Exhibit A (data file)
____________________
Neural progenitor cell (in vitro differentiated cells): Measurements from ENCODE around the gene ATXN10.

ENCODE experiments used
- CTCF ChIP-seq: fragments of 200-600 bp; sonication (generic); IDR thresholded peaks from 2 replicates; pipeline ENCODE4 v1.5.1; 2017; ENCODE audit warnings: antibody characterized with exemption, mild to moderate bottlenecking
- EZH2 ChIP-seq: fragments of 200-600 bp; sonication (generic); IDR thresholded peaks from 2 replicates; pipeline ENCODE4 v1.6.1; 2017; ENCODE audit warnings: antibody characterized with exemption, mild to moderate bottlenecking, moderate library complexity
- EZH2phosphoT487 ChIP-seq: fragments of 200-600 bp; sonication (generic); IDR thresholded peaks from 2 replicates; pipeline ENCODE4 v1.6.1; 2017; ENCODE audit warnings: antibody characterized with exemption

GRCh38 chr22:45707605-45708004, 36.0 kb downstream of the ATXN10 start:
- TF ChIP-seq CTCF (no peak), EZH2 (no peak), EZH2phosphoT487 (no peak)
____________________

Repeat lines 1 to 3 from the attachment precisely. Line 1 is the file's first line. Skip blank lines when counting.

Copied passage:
Neural progenitor cell (in vitro differentiated cells): Measurements from ENCODE around the gene ATXN10.

ENCODE experiments used
- CTCF ChIP-seq: fragments of 200-600 bp; sonication (generic); IDR thresholded peaks from 2 replicates; pipeline ENCODE4 v1.5.1; 2017; ENCODE audit warnings: antibody characterized with exemption, mild to moderate bottlenecking